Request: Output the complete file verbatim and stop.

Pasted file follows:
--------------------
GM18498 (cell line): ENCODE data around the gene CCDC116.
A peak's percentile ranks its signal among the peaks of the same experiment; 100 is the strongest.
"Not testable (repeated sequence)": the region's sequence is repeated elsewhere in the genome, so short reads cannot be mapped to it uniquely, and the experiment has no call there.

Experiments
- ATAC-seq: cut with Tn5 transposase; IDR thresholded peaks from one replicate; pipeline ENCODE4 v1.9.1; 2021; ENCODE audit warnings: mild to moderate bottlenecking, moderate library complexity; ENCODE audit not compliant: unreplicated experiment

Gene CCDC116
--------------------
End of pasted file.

GM18498 (cell line): ENCODE data around the gene CCDC116.
A peak's percentile ranks its signal among the peaks of the same experiment; 100 is the strongest.
"Not testable (repeated sequence)": the region's sequence is repeated elsewhere in the genome, so short reads cannot be mapped to it uniquely, and the experiment has no call there.

Experiments
- ATAC-seq: cut with Tn5 transposase; IDR thresholded peaks from one replicate; pipeline ENCODE4 v1.9.1; 2021; ENCODE audit warnings: mild to moderate bottlenecking, moderate library complexity; ENCODE audit not compliant: unreplicated experiment

Gene CCDC116